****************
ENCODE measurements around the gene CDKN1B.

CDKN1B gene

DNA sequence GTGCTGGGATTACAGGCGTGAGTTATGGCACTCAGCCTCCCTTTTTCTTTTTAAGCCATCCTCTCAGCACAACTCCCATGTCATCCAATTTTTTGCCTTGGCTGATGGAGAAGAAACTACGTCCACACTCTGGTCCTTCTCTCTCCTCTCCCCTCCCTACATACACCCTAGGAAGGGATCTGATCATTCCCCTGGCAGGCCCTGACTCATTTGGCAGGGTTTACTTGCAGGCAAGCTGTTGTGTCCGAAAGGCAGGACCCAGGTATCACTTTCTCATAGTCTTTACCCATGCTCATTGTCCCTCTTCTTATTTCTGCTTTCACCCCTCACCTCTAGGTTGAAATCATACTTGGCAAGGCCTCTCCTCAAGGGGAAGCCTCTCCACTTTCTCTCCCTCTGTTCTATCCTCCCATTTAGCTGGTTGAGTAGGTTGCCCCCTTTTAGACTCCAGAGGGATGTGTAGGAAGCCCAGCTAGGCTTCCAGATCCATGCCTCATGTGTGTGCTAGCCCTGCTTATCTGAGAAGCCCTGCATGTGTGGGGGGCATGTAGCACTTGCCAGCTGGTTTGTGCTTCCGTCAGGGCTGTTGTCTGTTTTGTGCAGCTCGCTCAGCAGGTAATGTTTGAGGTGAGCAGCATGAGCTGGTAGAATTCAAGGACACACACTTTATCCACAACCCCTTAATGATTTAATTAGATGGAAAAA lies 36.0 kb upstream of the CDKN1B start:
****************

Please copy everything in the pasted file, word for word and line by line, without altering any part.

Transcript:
ENCODE measurements around the gene CDKN1B.

CDKN1B gene

DNA sequence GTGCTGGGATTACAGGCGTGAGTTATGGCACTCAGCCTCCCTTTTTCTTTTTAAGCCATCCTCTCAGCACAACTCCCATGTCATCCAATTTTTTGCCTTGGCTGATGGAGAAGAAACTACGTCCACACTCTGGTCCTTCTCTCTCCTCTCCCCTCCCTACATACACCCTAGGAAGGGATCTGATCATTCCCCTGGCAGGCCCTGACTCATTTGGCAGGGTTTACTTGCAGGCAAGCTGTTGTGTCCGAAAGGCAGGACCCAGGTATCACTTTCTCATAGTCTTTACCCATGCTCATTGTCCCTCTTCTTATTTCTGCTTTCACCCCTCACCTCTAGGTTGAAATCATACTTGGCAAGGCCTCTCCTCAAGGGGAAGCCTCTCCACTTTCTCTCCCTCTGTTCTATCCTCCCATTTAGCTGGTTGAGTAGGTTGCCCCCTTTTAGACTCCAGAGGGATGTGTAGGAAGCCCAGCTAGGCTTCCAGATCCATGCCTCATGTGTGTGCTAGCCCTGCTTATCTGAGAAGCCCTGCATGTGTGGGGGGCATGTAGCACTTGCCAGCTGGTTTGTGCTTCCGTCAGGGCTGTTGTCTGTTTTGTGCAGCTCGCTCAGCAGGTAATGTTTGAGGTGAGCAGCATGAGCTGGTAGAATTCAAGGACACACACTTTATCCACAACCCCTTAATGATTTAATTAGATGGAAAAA lies 36.0 kb upstream of the CDKN1B start: